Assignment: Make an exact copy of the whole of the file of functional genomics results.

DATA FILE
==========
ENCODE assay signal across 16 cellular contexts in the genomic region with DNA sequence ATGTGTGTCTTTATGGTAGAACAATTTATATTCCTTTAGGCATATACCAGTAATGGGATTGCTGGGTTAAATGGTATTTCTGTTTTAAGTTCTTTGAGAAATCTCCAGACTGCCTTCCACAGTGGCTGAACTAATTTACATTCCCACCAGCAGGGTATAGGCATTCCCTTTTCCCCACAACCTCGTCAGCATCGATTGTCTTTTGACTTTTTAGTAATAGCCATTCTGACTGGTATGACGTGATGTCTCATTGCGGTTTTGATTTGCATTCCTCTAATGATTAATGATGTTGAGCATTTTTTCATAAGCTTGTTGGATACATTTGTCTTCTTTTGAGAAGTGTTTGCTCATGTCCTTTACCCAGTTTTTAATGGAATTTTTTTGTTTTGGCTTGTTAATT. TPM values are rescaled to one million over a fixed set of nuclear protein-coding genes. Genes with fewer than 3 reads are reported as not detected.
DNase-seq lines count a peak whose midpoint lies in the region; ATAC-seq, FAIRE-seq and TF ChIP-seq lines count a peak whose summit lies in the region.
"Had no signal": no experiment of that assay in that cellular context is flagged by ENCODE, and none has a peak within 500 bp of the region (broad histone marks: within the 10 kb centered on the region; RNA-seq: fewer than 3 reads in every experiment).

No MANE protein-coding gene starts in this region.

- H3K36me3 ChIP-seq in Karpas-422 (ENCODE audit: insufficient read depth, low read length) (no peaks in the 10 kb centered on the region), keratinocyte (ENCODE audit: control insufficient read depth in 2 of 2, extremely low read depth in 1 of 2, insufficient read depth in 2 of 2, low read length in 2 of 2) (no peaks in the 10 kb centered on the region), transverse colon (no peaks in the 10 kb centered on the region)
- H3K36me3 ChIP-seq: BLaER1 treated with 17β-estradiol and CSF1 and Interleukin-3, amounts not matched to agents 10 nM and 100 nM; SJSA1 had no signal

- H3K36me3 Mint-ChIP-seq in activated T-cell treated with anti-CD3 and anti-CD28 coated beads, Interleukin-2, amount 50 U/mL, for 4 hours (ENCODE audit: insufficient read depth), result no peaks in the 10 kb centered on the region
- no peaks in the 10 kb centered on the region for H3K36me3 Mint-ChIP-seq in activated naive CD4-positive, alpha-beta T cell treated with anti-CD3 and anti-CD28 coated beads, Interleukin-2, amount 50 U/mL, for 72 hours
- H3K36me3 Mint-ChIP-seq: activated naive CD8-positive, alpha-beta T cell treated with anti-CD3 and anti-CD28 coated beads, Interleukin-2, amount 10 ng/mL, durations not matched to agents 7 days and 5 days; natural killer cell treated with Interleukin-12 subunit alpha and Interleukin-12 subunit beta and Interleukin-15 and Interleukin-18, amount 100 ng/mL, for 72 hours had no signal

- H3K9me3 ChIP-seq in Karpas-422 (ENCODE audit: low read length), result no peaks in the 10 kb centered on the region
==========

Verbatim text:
ENCODE assay signal across 16 cellular contexts in the genomic region with DNA sequence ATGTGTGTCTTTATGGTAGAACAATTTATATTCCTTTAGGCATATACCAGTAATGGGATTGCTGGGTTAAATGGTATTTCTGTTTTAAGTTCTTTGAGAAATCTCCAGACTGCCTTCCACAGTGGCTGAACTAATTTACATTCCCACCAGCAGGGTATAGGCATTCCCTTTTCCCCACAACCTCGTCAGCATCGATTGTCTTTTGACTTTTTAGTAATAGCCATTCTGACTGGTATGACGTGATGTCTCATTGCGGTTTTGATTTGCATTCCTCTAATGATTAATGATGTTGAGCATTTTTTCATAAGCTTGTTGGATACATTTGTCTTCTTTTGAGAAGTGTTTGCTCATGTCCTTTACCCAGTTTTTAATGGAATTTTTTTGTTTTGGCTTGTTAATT. TPM values are rescaled to one million over a fixed set of nuclear protein-coding genes. Genes with fewer than 3 reads are reported as not detected.
DNase-seq lines count a peak whose midpoint lies in the region; ATAC-seq, FAIRE-seq and TF ChIP-seq lines count a peak whose summit lies in the region.
"Had no signal": no experiment of that assay in that cellular context is flagged by ENCODE, and none has a peak within 500 bp of the region (broad histone marks: within the 10 kb centered on the region; RNA-seq: fewer than 3 reads in every experiment).

No MANE protein-coding gene starts in this region.

- H3K36me3 ChIP-seq in Karpas-422 (ENCODE audit: insufficient read depth, low read length) (no peaks in the 10 kb centered on the region), keratinocyte (ENCODE audit: control insufficient read depth in 2 of 2, extremely low read depth in 1 of 2, insufficient read depth in 2 of 2, low read length in 2 of 2) (no peaks in the 10 kb centered on the region), transverse colon (no peaks in the 10 kb centered on the region)
- H3K36me3 ChIP-seq: BLaER1 treated with 17β-estradiol and CSF1 and Interleukin-3, amounts not matched to agents 10 nM and 100 nM; SJSA1 had no signal

- H3K36me3 Mint-ChIP-seq in activated T-cell treated with anti-CD3 and anti-CD28 coated beads, Interleukin-2, amount 50 U/mL, for 4 hours (ENCODE audit: insufficient read depth), result no peaks in the 10 kb centered on the region
- no peaks in the 10 kb centered on the region for H3K36me3 Mint-ChIP-seq in activated naive CD4-positive, alpha-beta T cell treated with anti-CD3 and anti-CD28 coated beads, Interleukin-2, amount 50 U/mL, for 72 hours
- H3K36me3 Mint-ChIP-seq: activated naive CD8-positive, alpha-beta T cell treated with anti-CD3 and anti-CD28 coated beads, Interleukin-2, amount 10 ng/mL, durations not matched to agents 7 days and 5 days; natural killer cell treated with Interleukin-12 subunit alpha and Interleukin-12 subunit beta and Interleukin-15 and Interleukin-18, amount 100 ng/mL, for 72 hours had no signal

- H3K9me3 ChIP-seq in Karpas-422 (ENCODE audit: low read length), result no peaks in the 10 kb centered on the region